By Dr Ananya Mandal, MD
Allergies or hypersensitivity of the immune system is a common disorder that affects almost one fourth of the whole population. The number of people who suffer from an over reactivity of their immune systems to relatively harmless substances is on the rise.
Treatment and prevention of allergies revolves around the theme that some allergic reactions may be life threatening and diagnosis and understanding of the risk of exposure is important. (1-4)
Types of treatment for allergies
Measures for treatment include allergy medications, decongestants and so forth.
These drugs cannot cure the allergy but can prevent common symptoms of allergy like a runny nose and eyes, itching, sneezing etc.
A primary drug class used in allergies are Antihistamines. These antihistamines act by blocking the action of the chemical histamine that the mast cells release in response to an allergen.
This histamine is responsible for the symptoms of allergy like itching, sneezing, narrowing or constriction of the airways etc.
Antihistaminics may be taken as pills, gels, liquids, eye drops or nasal sprays. The eye drops are used in allergic conjunctivitis and the nasal sprays are used to reduce the swelling and watering of nasal mucus membranes in allergic rhinitis.
These agents, especially if taken as pills, often lead to increased drowsiness as a part of their side effects.
These are medications that are used to relieve a blocked nose that occurs in dust or animal allergy or in hay fever. They are available as pills, nasal sprays and also as liquids.
They lose efficacy over long term use and lead to side effects like drying of the nasal mucosa and drowsiness etc.
Steroids are drugs that modify the immune system. These steroid nasal sprays like Beclomethasone, Budesonide and Fluticasone act on the nasal lining and airways to reduce inflammation and congestion and reduce allergies.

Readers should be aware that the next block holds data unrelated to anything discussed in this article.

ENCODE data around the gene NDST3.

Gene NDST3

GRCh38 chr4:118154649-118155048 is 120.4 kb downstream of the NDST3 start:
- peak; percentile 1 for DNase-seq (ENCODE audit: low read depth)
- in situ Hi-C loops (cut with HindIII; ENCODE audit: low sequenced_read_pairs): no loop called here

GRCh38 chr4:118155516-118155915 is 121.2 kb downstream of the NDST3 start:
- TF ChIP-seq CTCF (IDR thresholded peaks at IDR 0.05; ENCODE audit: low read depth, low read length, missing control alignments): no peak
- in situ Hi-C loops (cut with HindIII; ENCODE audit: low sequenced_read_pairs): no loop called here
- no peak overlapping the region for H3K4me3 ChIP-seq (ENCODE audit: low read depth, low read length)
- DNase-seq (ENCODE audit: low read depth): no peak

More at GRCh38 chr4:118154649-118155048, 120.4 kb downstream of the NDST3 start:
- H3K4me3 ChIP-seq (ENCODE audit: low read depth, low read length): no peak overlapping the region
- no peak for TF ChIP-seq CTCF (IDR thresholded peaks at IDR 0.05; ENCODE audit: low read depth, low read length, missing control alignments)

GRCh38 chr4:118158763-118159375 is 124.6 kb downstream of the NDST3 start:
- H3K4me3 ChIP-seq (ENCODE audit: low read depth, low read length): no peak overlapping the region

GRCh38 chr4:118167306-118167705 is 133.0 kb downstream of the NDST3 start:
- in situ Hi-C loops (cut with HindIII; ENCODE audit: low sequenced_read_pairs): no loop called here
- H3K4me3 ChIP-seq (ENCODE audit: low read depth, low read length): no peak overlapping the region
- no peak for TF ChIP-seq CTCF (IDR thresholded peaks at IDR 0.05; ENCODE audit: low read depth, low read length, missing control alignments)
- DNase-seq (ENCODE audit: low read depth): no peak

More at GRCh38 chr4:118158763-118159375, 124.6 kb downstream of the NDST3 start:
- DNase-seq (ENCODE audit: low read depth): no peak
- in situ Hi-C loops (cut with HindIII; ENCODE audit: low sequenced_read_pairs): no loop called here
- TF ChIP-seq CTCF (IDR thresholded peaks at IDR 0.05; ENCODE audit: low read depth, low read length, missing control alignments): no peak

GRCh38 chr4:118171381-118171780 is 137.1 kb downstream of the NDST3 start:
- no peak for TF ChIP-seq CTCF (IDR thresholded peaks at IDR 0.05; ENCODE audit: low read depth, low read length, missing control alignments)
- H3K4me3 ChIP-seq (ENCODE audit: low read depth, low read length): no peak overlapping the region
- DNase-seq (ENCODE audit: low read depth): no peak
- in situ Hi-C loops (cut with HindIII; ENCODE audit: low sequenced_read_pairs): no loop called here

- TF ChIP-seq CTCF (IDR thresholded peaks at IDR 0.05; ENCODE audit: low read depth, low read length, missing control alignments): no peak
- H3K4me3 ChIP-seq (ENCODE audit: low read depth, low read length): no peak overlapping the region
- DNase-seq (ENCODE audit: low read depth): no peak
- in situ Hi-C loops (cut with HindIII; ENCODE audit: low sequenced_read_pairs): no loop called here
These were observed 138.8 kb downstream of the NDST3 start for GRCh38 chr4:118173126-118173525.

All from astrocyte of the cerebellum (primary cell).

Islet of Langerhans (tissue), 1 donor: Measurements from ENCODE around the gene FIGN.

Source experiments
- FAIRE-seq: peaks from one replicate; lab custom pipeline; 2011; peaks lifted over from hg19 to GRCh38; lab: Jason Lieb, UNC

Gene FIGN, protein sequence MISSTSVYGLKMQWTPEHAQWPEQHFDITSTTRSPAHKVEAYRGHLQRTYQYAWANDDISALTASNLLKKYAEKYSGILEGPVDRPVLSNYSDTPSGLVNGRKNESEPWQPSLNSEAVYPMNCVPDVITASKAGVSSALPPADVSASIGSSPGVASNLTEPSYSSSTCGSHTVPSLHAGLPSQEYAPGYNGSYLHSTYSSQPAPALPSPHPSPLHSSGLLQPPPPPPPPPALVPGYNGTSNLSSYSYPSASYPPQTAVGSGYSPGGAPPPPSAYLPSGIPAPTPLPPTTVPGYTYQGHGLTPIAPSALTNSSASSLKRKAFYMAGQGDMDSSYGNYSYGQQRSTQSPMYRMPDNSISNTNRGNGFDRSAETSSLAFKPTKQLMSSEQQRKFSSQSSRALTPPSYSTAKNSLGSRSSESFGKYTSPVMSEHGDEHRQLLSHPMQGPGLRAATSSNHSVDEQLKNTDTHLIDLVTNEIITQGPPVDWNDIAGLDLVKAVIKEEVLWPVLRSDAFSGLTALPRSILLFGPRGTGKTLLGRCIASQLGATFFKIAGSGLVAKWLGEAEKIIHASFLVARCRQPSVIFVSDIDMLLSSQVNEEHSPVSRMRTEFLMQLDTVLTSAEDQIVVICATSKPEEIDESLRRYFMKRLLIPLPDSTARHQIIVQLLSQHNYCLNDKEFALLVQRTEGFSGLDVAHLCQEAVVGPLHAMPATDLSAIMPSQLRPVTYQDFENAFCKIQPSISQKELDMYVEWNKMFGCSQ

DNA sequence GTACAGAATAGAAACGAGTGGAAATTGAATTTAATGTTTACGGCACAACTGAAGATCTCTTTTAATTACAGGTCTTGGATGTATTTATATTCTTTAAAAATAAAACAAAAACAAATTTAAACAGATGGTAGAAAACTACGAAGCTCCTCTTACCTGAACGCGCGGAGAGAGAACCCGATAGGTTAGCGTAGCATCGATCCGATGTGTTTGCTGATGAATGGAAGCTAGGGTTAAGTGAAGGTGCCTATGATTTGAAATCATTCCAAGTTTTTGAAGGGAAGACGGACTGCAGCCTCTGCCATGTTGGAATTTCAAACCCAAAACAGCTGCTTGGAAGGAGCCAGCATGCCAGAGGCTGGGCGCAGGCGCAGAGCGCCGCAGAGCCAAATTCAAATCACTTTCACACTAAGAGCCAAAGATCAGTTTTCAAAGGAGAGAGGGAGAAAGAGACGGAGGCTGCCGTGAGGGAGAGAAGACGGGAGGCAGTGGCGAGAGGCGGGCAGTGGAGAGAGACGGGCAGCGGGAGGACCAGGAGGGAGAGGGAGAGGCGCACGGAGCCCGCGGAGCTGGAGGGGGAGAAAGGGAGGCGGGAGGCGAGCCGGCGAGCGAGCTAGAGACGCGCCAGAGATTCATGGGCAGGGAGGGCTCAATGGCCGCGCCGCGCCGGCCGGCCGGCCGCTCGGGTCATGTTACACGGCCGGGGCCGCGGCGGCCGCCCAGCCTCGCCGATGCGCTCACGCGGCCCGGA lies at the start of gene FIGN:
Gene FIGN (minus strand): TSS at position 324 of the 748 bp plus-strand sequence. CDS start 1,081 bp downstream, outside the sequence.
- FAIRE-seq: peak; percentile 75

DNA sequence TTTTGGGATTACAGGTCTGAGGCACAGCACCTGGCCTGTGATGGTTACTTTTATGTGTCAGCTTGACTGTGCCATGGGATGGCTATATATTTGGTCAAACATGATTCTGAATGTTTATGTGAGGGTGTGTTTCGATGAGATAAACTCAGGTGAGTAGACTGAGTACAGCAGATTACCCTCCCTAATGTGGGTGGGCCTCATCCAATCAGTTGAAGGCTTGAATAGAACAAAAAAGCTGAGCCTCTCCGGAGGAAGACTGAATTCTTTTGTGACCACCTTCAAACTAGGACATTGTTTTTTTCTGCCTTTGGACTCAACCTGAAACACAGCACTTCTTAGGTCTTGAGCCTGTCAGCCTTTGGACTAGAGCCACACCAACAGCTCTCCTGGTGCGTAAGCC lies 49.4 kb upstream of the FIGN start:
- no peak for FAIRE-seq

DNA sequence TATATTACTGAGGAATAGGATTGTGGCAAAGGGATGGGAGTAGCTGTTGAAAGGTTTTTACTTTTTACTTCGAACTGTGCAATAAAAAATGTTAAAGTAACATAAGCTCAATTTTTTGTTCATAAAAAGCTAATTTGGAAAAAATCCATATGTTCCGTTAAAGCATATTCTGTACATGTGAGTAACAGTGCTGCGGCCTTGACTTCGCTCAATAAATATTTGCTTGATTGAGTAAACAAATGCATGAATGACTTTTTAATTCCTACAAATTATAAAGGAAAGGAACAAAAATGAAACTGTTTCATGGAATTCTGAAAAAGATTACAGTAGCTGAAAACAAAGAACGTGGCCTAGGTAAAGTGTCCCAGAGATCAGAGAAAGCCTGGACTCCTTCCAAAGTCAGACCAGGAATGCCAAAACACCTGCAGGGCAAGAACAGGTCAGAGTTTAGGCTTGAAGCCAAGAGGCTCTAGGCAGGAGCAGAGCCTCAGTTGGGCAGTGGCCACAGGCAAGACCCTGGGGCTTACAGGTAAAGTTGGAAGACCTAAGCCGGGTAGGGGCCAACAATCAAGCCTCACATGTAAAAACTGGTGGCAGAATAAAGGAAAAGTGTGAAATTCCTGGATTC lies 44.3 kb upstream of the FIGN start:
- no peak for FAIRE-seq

Treating anaphylactic shock
For treatment of anaphylactic shock patient needs to be admitted immediately to the Emergency department as it could be life threatening.
After ensuring that the normal airway and oxygenation is maintained the patient is given adrenaline injections.
To prevent inadvertent anaphylaxis, patients are advised to wear a medical information bracelet or another form of identification that carries information about the risk of anaphylaxis.
Prevention of allergies
The main way to prevent an allergy is to avoid it. There are, however, other techniques too including Leukotriene receptor antagonists, steroid sprays and so forth.
In as many cases as possible the potential allergen should be avoided. This means avoiding the allergy triggering food items like nuts, eggs, wheat, gluten, soya or milk etc.
This also means avoiding outdoors during the season of pollen dissemination in the environment, avoidance of pets and animal dander and keeping the house clean and free of dust and dust mites.
Common methods of allergen avoidance
Common methods of allergen avoidance include (1-4):